Swimming In Dangerous Waters: The Case Of The Coho Salmon
    By Caitlin Kight | September 5th 2011 03:47 AM | Print | E-mail | Track Comments
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    One of the most famous mass movements of animals is the salmon migration in western North America, during which sexually mature salmon migrate thousands of kilometers from the sea back to the freshwater streams where they were born; once there, they spawn and then die. Of course, spawning is not the only thing that can lead to the deaths of these fish; those who watch nature documentaries will have seen grizzlies standing in mid-stream stream to welcome the salmon back home with open mouths, but the fish may also be captured by fishermen, suffer from low water levels that leave them with nowhere to swim, or be cut off from their destinations by migration barriers such as dams. According to recent research, a likely addition to this list is toxic compounds produced by car emissions and washed into the streams by rainwater.

    (Salmon spawning in an Alaskan stream)

    Over the past decade, surveys of coho salmon (Oncorhynchus kisutch) have documented the unexplained deaths of 25-90% of all adults per migration run in urban and urbanizing streams in the Puget Sound region near Seattle, Washington. The dead fish are generally brightly colored, indicating good health just before death, and females are found with full or partial loads of unspawned eggs. Prior to death, the fish may display a variety of symptoms, including disorientation, lethargy, loss of equilibrium, mouth gaping, and fin splaying. Cumulatively, these characteristics suggest exposure to chemical contaminants--especially since other causes have been ruled out by autopsy.

     (A map of the Puget Sound area. Note the proximity of several major roads.)

    Unfortunately, the list of chemicals originating in urban environments is long; urban streams can contain pesticides, metals, petroleum hydrocarbons, plasticizers, flame-retardants, pharmaceuticals, and more. In order to try to narrow the list of suspects, scientists from the National Oceanic and Atmospheric Administration and the United States Fish and Wildlife Service performed a spatial analysis to identify which landscape variables correlate with mortality in 6 different basins along an urban gradient in the Puget Sound.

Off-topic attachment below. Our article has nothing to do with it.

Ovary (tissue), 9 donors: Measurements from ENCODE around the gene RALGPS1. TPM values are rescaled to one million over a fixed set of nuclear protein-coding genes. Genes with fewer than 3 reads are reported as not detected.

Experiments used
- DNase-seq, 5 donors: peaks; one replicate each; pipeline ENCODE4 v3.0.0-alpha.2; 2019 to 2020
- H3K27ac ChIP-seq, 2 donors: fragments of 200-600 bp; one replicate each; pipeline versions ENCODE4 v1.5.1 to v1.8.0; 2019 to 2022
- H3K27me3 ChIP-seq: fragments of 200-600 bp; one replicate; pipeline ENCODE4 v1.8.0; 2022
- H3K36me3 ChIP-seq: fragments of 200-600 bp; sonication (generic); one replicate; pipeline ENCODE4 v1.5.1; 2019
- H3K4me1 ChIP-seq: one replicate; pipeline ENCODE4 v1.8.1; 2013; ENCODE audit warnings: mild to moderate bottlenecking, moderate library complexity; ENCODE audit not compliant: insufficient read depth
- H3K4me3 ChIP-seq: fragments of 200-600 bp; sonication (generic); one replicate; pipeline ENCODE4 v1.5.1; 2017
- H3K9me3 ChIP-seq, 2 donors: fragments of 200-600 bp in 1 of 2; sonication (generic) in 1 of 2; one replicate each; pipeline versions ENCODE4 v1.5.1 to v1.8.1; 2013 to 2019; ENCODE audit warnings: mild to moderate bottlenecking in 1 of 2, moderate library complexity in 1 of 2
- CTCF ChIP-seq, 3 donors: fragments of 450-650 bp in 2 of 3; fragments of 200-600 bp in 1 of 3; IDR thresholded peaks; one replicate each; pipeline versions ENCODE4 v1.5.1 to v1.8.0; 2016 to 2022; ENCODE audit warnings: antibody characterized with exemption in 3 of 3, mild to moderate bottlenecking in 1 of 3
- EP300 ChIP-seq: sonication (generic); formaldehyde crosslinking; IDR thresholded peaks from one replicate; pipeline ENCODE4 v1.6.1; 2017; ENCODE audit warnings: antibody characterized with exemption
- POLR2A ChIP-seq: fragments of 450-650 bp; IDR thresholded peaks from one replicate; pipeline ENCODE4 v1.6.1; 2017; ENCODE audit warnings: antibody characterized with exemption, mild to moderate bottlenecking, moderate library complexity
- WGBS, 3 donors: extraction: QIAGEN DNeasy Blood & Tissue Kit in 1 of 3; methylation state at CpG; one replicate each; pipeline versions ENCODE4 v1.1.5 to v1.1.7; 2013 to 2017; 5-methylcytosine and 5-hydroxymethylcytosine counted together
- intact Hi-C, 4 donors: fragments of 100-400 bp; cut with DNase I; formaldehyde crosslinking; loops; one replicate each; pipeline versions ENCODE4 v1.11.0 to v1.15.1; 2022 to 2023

The researchers were able to take advantage of datasets collected by other groups for planning and organization purposes. The analysis included information on land cover type and use, amount of impervious/impacted surfaces (such as roads and buildings), property type (apartment/condo, commercial, industrial, parks/open space, residential), and type of roadway (heavily used or urban/rural local access). They quantified these variables for the "area of influence" surrounding each basin; this was defined as all land draining into the focal basin and, thus, potentially contributing chemicals to the water. Mortality at each site was measured as the number of partially spawned or unspawned female carcasses found in the stream over an entire spawning season. By focusing on the females, which carry eggs in their body cavities until breeding is done, the researchers could make sure they were capturing animals that had died unusually early, rather than naturally, after a successful spawning event.

    (Coho salmon, Oncorhynchus kisutch

    Three of the landscape variables were found to be important predictors of salmon mortality: impervious surfaces, local roads, and commercial property. Armed with this knowledge, the scientists were able to look at other, previously un-monitored, streams in the Puget Sound area and predict which were most likely to have high mortality rates. As expected, given the nature of the landscape variables, the basins with the highest predicted mortality rates were clustered around the major metropolitan areas of the eastern Puget Sound.

    Although these findings do not provide definitive proof of the contaminant likely impacting the coho salmon, they narrow the list of possible suspects by highlighting the likely importance of chemicals associated with roadways--contaminants from vehicle "friction materials" such as brake pads, including copper and zinc, as well as polycyclic aromatic hydrocarbons. Further, they identify other basins of concern, though surveys will need to be conducted in order to confirm the accuracy of these predictions.

    Traditionally, conservation efforts for species of concern--like the coho salmon--focus on re-establishing breeding grounds. However, the current results suggest that success of a species might not just impacted be the breeding area itself, but also the habitat that surrounds it. This means that managers may need to develop plans that cover much larger areas. If basins in urban and urbanizing habitats end up being the death of more salmon than they produce--which seems likely if females are all dying before they can lay their eggs--then they will impact coho recovery planning at local, county, and regional scales. Altogether, this suggests that conservationists will need to come up with innovative and far-reaching plans in order to save the coho salmon.


    Feist, B.E., Buhle, E.R., Arnold, P., Davis, J.W., Scholz, N.L. 2011. Landscape ecotoxicology of coho salmon spawner mortality in urban streams. PLoS ONE 6(8):e23424.

    Thanks to the following websites for providing the images used in this post: